A recent decision of the UK’s High Court — Stobart v Tinkler [2019] EWHC 258 (Comm) — has been released following a dispute between directors of a large infrastructure company (the “Company”). The decision, and the circumstances preceding it, serve as a cautionary tale about the duties of a dissident director and of board members in the context of proxy contests.

The board dispute was initiated by a founder and significant shareholder of the company (the “Dissident Director”). After his resignation from the office of CEO in 2017, the Dissident Director remained with the Company as a director and employee.  Shortly thereafter his relationship with the rest of the board, and in particular with the board’s independent chairman, began to break down.  These tensions boiled over in the months leading up to the company’s 2018 AGM.  During this period the Dissident Director had numerous private discussions with shareholders without the board’s knowledge or consent.  At these meetings, he aired his grievances about the board and particularly the manner in which the company was being run under the leadership of the chairman.  He also wrote an open letter to the Company’s shareholders in his capacity as “executive director” expressing similar views.  The other members of the board took steps to deal with the dissident: They established a board committee (independent of the Dissident Director and the chairman) to address the Dissident Director’s conduct, made two public communications to shareholders regarding the issues, and authorized transfers of treasury shares into an employee benefit trust, with the expectation (revealed later) that the independent trustee of the trust would vote the shares in favour of the recommendation of the board and the proxy advisory firm Institutional Shareholder Services.

At the AGM, the incumbent board was re-elected, including the Dissident Director and the chairman whom he had sought to displace.  The following day the board voted to remove the Dissident Director as a director.  Subsequently, the dispute was brought into the courts, with the Company claiming that the Dissident Director had breached his fiduciary duty to the company.  The Dissident Director counterclaimed for a declaration that the vote to remove him from the board was invalid.  When the dust had settled, the court made a finding that both the Dissident Director and the board had breached their fiduciary duties in the course of their infighting.  The “guerrilla tactics” that the Dissident Director used to reassert control over the company (including the private meetings and the “seriously misleading” letter to shareholders) were deemed to constitute a “serious” breach of the duties the Dissident Director owed to the Company as a director and employee.  For the board’s part, their decision to allocate shares with the intention to influence the results of the election also constituted a breach of their fiduciary duty, as they clearly acted with an improper, self-interested purpose.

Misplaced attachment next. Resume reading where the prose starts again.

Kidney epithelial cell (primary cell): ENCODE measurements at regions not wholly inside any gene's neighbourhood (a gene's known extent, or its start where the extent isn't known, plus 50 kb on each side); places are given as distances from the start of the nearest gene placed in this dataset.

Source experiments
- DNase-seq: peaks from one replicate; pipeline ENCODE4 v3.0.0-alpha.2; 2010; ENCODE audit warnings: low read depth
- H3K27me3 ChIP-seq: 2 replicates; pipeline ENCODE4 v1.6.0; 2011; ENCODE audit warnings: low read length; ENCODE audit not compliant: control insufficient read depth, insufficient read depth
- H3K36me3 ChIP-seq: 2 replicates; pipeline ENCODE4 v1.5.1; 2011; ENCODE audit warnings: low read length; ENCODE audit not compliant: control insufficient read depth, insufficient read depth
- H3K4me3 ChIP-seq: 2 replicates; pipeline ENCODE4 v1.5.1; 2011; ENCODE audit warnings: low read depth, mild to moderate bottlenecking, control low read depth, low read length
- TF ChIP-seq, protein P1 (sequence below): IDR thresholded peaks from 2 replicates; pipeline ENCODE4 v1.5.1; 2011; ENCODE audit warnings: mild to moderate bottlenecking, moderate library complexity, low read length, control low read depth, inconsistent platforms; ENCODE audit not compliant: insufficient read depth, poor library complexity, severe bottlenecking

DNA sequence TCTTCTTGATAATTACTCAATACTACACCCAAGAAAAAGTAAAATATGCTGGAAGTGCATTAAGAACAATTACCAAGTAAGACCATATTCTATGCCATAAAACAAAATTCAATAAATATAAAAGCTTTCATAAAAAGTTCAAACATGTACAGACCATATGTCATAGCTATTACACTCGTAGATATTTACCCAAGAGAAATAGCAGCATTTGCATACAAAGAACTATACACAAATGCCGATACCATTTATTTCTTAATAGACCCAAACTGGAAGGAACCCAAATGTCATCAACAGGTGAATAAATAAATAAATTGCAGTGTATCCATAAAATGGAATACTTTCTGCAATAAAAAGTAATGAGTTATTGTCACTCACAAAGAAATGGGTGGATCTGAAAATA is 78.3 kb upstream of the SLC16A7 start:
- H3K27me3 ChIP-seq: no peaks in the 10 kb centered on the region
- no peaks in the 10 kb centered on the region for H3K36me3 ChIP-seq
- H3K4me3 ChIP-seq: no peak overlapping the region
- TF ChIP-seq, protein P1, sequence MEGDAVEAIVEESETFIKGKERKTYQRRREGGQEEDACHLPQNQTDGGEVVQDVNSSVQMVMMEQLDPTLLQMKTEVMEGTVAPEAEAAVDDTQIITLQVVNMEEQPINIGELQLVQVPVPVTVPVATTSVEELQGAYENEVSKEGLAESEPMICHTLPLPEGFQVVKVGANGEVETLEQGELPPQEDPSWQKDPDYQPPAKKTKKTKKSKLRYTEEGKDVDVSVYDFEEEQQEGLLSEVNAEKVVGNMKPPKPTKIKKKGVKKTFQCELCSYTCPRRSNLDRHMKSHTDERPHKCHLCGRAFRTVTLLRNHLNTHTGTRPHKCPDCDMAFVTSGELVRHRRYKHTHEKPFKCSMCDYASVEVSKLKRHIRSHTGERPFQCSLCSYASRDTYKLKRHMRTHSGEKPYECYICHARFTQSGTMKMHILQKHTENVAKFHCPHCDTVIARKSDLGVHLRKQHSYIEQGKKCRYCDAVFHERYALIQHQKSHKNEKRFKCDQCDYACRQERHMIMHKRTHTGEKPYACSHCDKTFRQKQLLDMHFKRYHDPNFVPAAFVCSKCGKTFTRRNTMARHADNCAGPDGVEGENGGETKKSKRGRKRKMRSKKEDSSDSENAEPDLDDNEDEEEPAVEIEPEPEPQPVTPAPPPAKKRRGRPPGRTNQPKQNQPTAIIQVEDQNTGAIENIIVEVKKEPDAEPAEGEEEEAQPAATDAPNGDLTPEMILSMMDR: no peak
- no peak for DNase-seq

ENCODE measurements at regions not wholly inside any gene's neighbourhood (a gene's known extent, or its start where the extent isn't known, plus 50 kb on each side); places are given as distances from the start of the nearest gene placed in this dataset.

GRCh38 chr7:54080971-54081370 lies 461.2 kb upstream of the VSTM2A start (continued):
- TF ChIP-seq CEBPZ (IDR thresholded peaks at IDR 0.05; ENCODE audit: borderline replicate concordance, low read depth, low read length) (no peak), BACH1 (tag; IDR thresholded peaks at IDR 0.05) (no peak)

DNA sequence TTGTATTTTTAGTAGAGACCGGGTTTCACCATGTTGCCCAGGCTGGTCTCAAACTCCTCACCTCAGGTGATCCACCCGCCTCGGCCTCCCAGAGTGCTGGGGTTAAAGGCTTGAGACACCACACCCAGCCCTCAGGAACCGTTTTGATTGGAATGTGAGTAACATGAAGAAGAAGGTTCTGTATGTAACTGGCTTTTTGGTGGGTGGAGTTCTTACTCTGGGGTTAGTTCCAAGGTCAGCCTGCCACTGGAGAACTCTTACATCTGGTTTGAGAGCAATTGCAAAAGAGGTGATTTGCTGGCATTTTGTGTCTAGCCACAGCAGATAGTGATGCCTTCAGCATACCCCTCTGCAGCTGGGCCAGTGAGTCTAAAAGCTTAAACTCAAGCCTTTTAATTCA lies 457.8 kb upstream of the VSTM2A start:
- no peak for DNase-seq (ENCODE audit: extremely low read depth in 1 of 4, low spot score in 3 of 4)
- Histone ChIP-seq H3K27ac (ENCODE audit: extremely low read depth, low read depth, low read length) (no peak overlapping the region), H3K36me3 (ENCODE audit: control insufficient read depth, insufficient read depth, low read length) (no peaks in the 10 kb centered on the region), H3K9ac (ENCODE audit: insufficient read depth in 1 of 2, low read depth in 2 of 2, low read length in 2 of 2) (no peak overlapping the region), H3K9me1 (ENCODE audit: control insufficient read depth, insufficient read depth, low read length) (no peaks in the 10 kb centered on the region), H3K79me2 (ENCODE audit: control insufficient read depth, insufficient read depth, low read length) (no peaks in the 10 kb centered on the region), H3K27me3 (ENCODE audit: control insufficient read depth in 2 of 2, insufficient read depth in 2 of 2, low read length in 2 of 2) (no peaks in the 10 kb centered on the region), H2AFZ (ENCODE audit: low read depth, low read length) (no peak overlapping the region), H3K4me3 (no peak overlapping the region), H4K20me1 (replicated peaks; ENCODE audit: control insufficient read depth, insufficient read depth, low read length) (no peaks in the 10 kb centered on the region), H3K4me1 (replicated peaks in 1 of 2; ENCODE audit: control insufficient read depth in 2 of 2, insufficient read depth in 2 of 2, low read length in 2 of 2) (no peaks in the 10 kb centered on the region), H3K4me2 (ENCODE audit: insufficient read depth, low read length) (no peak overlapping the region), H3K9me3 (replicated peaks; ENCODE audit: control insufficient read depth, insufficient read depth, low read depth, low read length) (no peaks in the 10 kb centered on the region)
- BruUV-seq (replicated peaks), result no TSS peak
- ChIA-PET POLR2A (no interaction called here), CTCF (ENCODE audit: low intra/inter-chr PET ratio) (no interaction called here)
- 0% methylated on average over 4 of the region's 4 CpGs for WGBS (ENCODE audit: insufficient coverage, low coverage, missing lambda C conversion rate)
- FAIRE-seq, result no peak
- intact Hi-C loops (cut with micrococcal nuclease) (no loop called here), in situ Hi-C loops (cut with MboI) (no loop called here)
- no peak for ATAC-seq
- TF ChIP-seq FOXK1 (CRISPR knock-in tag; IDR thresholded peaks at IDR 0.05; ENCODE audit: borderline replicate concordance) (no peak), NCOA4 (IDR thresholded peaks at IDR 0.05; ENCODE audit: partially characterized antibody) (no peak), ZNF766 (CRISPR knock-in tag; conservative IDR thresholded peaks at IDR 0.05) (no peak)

This decision, while not binding in Canada, is an interesting refresher on basic corporate governance principles.  Among the most important takeaways is that the duties a director owes to a company places constraints on that director’s ability to act as a dissident.  Directors, of course, should feel free to think independently and dissent from the majority viewpoint.  However, directors should carefully reflect on their response and approach before proceeding with any actions.

The authors would like to thank Eric Vice, articling student, for his assistance in preparing this legal update.